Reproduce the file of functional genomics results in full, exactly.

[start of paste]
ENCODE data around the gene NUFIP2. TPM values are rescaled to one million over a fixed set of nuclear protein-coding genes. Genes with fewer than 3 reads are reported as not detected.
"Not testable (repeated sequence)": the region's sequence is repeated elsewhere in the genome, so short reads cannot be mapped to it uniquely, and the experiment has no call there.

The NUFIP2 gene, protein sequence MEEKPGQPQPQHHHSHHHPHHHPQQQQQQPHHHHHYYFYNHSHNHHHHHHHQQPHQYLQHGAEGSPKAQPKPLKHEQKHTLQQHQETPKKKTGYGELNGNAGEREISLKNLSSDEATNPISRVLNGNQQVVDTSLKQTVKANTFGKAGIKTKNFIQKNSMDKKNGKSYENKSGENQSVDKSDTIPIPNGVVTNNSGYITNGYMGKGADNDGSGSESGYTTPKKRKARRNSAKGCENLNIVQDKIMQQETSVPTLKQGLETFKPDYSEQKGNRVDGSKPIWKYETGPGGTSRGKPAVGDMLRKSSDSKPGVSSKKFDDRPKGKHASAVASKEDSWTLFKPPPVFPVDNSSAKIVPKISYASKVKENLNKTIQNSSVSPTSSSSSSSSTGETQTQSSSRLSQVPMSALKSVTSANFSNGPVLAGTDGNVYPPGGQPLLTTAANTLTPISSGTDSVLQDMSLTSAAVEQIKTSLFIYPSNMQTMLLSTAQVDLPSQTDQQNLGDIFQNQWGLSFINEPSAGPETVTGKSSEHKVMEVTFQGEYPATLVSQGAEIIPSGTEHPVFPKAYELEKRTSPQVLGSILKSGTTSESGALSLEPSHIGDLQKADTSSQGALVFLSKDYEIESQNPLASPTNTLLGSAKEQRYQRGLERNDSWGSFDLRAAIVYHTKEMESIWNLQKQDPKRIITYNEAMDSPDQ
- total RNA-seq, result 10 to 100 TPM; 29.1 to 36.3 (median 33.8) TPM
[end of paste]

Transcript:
ENCODE data around the gene NUFIP2. TPM values are rescaled to one million over a fixed set of nuclear protein-coding genes. Genes with fewer than 3 reads are reported as not detected.
"Not testable (repeated sequence)": the region's sequence is repeated elsewhere in the genome, so short reads cannot be mapped to it uniquely, and the experiment has no call there.

The NUFIP2 gene, protein sequence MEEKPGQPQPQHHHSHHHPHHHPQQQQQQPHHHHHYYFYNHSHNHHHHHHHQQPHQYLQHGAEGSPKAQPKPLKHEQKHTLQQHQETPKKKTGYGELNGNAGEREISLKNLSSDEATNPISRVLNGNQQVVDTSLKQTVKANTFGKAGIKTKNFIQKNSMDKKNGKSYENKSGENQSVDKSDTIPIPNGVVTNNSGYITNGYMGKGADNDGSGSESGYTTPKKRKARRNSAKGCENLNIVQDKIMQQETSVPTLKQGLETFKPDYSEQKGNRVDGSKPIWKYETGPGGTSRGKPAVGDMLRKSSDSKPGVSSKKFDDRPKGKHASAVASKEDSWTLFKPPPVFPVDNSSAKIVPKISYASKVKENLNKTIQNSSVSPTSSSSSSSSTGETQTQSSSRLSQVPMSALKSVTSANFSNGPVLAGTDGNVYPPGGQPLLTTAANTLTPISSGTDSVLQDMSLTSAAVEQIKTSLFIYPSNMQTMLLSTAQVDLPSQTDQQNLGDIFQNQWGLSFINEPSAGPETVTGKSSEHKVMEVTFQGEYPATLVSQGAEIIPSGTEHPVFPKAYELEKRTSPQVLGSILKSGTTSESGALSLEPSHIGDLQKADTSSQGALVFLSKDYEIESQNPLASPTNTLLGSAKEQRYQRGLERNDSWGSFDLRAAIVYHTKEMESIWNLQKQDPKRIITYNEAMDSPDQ
- total RNA-seq, result 10 to 100 TPM; 29.1 to 36.3 (median 33.8) TPM